In addition to the above noted advantages, it will be appreciated that there are no problems with voids as in a reactive injection molding (RIM) process used to form both a urethane foam substrate layer and a urethane soft foam layer. Moreover, superior skin performance is gained in the use of a urethane skin as compared with a flexible expanded vinyl skin or cover while avoiding the problems associated with stretching the latter in a compression molding operation.
It is therefore an object of the present invention to provide a new and improved method of making a composite panel and the panel produced by the same.
Another object is to provide a compression molded composite panel having a sprayed urethane skin, an intermediate relatively soft foam layer and a relatively hard and stiff foam substrate layer.
Another object is to provide a compression molded composite panel having a sprayed urethane skin bonded to a relatively soft foam layer that is bonded to a relatively hard and stiff foam substrate layer wherein the foam layers are compression molded together and to the urethane skin in one die set with the substrate produced by impregnating a foam layer with a heat activated hardener and the bond between the urethane skin and the relatively soft foam layer produced from the urethane skin while in a semi-cured state during the compression molding operation.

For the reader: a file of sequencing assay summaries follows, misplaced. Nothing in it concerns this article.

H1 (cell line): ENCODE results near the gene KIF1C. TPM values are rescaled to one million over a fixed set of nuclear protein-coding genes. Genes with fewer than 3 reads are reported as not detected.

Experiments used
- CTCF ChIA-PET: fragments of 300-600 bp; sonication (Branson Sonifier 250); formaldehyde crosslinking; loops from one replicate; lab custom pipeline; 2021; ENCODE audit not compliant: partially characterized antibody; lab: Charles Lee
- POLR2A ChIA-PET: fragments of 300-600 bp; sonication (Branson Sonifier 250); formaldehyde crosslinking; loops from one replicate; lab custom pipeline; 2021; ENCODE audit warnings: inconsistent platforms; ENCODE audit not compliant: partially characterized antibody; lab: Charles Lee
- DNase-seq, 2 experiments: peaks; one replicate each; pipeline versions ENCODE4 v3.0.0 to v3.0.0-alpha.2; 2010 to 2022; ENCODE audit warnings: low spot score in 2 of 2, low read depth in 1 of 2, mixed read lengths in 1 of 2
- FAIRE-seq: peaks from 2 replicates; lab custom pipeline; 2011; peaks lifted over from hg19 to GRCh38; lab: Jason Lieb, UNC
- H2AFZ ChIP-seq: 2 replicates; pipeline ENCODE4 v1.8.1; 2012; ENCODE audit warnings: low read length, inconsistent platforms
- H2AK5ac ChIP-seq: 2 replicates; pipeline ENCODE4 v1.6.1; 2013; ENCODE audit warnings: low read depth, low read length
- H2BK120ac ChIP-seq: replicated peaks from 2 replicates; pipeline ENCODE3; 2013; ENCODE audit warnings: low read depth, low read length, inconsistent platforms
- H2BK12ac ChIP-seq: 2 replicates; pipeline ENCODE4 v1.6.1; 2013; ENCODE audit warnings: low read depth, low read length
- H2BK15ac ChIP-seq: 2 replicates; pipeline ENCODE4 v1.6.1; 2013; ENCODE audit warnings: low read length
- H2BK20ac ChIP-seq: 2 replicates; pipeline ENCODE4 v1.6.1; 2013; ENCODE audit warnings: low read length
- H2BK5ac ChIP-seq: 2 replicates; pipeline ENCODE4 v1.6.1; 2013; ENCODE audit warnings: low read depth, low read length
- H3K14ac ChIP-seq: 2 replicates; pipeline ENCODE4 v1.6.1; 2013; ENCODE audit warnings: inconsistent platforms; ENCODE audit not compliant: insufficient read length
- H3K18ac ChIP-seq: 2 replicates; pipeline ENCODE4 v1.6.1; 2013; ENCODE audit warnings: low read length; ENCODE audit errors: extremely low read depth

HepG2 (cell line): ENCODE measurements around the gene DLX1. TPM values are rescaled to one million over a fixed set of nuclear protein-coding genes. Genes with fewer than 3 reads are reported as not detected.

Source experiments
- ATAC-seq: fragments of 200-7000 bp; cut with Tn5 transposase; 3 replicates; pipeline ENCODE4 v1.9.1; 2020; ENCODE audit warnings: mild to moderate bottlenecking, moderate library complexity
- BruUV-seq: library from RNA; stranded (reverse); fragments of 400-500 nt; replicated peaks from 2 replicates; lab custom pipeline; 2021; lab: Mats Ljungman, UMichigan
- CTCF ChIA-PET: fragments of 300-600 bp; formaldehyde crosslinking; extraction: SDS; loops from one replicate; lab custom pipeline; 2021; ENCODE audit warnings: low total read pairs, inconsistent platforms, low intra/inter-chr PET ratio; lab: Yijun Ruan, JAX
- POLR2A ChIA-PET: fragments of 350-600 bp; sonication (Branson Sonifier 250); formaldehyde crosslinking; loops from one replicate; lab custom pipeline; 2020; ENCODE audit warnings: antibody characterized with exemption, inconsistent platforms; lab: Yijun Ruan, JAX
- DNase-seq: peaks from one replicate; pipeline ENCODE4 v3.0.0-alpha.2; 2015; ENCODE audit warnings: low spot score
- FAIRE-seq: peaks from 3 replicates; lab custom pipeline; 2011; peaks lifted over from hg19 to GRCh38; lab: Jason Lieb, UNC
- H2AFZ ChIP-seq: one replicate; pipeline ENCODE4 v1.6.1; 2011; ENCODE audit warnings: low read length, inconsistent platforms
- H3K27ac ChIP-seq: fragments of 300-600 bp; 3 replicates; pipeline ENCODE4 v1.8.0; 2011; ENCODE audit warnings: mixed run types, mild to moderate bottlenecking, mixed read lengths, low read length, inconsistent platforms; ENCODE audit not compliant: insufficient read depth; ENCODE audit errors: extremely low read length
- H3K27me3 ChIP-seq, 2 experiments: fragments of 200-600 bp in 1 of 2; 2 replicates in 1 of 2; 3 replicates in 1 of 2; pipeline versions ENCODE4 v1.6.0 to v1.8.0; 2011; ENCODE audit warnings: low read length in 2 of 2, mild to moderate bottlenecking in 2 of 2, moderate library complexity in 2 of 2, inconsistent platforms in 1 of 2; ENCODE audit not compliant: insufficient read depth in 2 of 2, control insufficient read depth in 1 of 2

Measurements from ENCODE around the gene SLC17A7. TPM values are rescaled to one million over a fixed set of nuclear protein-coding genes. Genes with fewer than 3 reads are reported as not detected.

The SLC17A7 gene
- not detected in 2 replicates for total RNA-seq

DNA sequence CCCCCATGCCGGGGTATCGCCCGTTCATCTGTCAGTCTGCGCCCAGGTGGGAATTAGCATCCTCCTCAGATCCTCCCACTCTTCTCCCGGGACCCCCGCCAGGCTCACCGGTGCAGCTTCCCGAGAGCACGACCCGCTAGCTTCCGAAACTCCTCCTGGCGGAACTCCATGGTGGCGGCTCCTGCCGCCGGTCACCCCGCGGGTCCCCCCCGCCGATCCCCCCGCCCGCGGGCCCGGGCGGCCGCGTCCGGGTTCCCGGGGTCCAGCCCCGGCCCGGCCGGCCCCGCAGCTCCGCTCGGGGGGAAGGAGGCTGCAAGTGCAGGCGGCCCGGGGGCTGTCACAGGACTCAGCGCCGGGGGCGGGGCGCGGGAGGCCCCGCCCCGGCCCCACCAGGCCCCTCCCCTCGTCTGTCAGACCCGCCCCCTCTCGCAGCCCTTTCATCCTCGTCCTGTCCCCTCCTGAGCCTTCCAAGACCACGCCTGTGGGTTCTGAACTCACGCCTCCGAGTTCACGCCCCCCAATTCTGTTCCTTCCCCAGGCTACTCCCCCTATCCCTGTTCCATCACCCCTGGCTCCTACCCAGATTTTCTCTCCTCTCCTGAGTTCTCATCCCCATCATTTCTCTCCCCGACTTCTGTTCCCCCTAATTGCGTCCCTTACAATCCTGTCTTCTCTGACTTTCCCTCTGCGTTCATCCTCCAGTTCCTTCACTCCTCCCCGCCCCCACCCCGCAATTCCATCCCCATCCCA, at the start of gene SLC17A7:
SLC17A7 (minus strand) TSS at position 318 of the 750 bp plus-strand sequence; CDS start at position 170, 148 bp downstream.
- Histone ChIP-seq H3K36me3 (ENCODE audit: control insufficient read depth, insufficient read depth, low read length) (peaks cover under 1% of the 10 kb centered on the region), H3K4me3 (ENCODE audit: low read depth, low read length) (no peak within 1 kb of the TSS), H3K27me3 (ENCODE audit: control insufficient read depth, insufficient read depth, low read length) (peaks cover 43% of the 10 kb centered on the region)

Another object is to provide a compression molded composite panel having a sprayed urethane skin bonded to a relatively soft foam layer that is bonded to a relatively hard and stiff foam substrate layer wherein the foam layers are compression molded together in one die set with the substrate produced by impregnating a foam layer with a heat activated hardener and the compression molded foam layers are then bonded at the soft foam layer to the urethane skin layer in a second compression molding die set with the latter bond produced from the urethane skin layer while in a semi-cured state by the semi-cured skin being forced into the soft foam layer at their interface.
These and other objects, advantages features of the present invention will become more apparent from the following description and accompanying drawings in which:
FIG. 1 is a perspective view of an automotive interior trim panel with parts broken away to show the interior construction thereof;
FIG. 2 is an enlarged partial sectional view taken along the line 2--2 in FIG. 1 when looking in the direction of the arrows;
FIG. 3 is a diagrammatic view illustrating the making of the urethane skin of the panel in FIG. 1 on the lower press die of a press mold prior to the compression molding operation, only a portion of the lower press die and urethane skin being shown and in section;
FIG. 4 is a view of the lower press die with the urethane skin formed thereon in FIG. 3 positioned below the upper press die of the press mold and with the sheets of foam used to form the foam layers of the panel in FIG. 1 positioned therebetween in preparation for compression molding operation, only a portion of the sheets of foam and the upper press die being shown and in section;
FIG. 5 is a view like FIG. 4 but showing the press mold closed in the compression molding operation to form the panel in FIG. 1;